The homes are each under 28m2 but contain many features you’d find in a larger home including their own kitchen and bathroom, as well as a front porch. The homes are built in a U-shape facing onto a community garden.

Row of tiny houses in Scotland for Social Bite

Row of houses in the Social Bite village

UK

A social enterprise called Social Bite is behind a tiny home village in Scotland’s capital Edinburgh that provides housing for up to 20 people in 10 two-bedroom houses. As well as support services, there is also a community hub where residents can cook and eat together. Social Bite says it expects residents to live in the village for 12-18 months, after which time they will be supported with their transition into permanent accommodation. Social Bite is also working with local employers to offer work experience to those living in the village.

Elsewhere in the UK, a modular housing project run by three social enterprises and the local council has just added six more homes on a Cambridge site where it had initially built four. The project is working with council to help people transition from sleeping on the streets into a better situation.

Australia

Housing organisation AccordWest is trialling three tiny homes in the state of Western Australia, where 10,000 people are thought to be experiencing homelessness. The three 30m2 houses built in Bunbury accommodate tenants for up to six months while they find long-term housing. A social worker is also on hand to help them work towards goals in areas such as employment, substance abuse, education and financial issues.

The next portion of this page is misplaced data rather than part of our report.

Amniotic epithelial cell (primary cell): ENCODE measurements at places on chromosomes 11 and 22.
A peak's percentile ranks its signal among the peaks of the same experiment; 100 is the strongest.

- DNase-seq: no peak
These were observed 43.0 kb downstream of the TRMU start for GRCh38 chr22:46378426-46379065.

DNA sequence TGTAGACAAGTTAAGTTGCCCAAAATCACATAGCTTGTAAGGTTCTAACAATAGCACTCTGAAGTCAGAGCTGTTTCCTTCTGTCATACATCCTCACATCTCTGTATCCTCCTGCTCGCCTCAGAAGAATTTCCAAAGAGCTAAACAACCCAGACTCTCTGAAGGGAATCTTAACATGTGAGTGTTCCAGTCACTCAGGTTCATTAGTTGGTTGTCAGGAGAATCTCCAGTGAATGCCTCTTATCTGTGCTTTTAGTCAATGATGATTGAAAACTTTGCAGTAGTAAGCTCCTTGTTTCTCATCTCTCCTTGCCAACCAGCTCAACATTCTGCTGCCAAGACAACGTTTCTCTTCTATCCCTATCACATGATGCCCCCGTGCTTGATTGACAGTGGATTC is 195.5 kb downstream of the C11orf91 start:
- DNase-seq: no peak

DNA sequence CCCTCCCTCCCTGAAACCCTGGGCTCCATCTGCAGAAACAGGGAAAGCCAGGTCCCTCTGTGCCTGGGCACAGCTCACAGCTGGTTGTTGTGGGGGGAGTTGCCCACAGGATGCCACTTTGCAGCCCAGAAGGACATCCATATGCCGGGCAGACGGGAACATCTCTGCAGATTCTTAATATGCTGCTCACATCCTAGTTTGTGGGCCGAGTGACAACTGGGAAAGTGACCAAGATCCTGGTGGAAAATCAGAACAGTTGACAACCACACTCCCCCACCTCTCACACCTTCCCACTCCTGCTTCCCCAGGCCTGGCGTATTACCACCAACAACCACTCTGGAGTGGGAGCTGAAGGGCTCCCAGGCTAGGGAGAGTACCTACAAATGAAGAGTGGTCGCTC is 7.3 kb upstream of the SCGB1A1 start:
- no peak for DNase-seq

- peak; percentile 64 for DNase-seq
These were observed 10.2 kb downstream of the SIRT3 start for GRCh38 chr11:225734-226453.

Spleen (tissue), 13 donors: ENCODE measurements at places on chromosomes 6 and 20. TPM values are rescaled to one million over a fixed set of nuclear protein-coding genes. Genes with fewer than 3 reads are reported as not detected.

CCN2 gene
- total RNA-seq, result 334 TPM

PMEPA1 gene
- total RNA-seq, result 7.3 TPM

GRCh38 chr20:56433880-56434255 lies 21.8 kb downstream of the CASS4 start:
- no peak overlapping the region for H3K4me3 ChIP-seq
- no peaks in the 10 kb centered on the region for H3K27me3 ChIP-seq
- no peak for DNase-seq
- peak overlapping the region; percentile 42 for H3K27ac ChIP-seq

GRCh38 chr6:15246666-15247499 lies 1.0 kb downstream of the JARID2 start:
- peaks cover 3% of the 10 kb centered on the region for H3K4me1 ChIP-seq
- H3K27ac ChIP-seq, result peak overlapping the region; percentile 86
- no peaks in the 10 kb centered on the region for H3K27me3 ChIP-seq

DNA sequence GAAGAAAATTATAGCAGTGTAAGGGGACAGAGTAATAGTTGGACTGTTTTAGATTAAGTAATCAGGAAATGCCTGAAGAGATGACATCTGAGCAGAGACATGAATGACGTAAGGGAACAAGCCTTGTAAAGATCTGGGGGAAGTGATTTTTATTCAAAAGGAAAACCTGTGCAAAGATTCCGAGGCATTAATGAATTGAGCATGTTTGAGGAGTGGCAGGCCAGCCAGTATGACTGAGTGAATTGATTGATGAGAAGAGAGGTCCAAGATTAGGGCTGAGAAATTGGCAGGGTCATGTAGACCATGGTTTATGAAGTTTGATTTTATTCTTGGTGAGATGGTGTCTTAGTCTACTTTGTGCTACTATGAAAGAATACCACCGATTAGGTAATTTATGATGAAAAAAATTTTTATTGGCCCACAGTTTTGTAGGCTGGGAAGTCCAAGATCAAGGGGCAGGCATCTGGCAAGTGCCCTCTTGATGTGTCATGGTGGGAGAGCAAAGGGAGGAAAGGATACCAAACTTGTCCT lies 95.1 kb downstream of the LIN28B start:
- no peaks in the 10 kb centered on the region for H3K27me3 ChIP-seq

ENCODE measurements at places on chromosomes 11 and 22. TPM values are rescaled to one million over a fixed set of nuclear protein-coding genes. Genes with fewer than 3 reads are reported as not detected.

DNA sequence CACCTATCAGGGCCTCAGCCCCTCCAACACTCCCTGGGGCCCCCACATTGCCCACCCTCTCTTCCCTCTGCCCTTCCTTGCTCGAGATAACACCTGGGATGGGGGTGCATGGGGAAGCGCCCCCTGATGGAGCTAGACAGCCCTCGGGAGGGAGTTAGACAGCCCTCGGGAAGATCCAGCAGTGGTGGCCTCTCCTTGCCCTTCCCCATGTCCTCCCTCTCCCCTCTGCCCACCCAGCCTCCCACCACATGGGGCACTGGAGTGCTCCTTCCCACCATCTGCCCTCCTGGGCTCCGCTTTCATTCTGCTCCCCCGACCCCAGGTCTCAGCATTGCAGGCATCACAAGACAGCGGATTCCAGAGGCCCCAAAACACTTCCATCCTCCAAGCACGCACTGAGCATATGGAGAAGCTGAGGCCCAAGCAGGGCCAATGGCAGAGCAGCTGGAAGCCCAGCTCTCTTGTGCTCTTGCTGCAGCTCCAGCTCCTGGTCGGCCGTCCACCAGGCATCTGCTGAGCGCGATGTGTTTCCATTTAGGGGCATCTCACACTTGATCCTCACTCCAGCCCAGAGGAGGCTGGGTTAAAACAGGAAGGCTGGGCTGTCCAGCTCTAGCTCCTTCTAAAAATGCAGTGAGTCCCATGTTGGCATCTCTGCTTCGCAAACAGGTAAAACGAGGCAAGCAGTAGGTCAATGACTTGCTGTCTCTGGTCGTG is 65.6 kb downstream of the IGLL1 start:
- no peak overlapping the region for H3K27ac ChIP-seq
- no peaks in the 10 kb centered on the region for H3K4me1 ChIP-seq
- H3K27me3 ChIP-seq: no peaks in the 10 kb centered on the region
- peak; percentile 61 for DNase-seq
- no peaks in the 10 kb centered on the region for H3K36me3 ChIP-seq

Photos of the Ulmer Nest in the workshop and in the field, courtesy of eignerframes and Ulmer Nest

Germany

Germany estimates it has a homeless population of 860,000 people. In the southern city of Ulm, where freezing winter temperatures are common, weatherproof sleeping pods have been introduced in areas where people are known to sleep rough regularly. They are not an alternative to proper housing, but instead provide emergency shelter to those with no other options.

The pods, known as Ulmer Nests, have been designed by Ulm-based start-up companies Bootschaft and Widerstand und Söhne, along with computer scientist Florian Geiselhart. They have solar panels and sensors that monitor temperature, humidity, smoke and carbon dioxide levels. They can be locked from the inside and when someone is occupying them a signal is sent to social workers so that they can clean the pod afterwards or offer assistance to the occupant.

OPod interior and exterior photography, courtesy of James Law Cybertecture

Hong Kong

James Law Cybertecture has designed a home within a large concrete water pipe, called an OPod, as a solution to the lack of affordable housing and building space in Hong Kong. While the cylindrical homes have been criticised as being too small for a permanent housing solution, it has been suggested they could provide temporary accommodation to people living on the streets. Within 9.29m2 of space, they can fit a bed, bathroom and kitchen. And because of their shape, they could also be easily stacked on top of one another to create multiple units.